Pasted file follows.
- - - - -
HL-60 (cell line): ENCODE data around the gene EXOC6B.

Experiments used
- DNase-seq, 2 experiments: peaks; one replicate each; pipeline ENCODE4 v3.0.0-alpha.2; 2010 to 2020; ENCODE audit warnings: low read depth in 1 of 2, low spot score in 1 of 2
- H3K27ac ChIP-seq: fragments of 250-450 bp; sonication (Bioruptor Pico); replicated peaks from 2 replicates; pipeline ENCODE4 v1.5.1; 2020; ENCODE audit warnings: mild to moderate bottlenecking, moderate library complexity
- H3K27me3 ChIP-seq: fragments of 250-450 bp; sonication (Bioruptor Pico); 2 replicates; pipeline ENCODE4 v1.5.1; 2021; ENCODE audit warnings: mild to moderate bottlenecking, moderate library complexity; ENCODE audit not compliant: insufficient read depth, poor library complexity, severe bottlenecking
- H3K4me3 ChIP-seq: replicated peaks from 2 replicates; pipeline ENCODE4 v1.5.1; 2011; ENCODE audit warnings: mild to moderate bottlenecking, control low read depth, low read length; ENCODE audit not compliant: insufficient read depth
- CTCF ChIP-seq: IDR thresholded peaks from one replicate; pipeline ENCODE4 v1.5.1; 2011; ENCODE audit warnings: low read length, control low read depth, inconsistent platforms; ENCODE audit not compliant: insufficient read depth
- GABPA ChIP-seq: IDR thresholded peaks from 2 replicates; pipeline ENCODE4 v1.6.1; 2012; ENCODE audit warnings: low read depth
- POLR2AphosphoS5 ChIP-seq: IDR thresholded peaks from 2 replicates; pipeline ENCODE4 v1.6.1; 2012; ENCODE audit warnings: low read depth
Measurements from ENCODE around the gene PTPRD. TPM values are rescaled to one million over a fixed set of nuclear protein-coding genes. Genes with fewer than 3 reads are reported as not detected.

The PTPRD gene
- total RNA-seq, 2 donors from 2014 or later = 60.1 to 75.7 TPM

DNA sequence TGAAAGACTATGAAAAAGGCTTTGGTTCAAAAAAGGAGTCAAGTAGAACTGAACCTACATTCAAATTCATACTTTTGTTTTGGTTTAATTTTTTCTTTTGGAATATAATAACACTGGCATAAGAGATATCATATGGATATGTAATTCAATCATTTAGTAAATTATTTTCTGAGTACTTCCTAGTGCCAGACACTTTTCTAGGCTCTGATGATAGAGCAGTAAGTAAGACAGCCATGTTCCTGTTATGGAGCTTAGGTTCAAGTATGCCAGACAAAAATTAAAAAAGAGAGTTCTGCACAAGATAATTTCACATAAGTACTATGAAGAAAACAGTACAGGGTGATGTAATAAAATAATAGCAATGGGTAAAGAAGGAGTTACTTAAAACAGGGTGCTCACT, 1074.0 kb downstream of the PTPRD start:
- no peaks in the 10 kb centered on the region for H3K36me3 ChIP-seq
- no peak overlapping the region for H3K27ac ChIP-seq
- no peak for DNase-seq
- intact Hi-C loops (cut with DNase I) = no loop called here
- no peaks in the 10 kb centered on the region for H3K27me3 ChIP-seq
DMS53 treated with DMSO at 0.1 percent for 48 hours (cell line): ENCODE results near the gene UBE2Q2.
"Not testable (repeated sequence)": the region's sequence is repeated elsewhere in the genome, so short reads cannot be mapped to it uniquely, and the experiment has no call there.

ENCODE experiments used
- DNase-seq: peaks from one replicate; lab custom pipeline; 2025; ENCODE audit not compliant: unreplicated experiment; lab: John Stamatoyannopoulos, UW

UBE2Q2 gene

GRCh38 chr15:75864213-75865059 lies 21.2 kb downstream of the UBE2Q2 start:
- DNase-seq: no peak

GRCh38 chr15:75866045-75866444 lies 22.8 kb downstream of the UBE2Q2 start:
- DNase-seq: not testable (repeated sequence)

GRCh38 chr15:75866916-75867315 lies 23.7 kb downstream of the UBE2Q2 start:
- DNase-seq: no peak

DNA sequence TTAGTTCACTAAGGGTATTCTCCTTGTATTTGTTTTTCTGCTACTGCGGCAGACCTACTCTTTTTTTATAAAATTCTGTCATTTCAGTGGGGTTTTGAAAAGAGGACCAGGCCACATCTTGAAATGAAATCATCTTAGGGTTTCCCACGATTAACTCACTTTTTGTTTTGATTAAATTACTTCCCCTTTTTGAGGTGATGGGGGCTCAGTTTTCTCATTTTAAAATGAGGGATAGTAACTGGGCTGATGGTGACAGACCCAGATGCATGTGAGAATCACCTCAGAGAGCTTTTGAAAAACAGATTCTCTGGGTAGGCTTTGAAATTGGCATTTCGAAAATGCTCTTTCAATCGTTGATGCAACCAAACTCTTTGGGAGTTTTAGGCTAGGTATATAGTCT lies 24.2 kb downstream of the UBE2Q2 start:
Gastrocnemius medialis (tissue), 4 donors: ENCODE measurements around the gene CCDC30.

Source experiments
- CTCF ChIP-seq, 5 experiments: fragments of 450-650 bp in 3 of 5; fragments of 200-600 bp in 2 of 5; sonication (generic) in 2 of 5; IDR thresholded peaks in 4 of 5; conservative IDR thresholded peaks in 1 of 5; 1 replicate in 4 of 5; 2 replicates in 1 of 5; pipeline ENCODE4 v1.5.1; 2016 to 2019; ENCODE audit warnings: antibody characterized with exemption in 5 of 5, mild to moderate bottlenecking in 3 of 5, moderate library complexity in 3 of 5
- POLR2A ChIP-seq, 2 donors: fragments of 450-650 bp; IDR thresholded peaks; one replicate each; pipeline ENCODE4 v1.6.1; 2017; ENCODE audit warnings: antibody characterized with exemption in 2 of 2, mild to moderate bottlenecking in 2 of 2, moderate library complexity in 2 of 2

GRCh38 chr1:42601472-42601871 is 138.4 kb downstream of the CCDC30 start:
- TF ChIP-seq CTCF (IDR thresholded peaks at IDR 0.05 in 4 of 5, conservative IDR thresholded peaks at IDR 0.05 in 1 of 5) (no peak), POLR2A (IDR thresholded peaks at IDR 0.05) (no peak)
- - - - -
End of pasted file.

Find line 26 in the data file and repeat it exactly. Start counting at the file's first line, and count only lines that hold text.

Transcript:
GRCh38 chr15:75866045-75866444 lies 22.8 kb downstream of the UBE2Q2 start: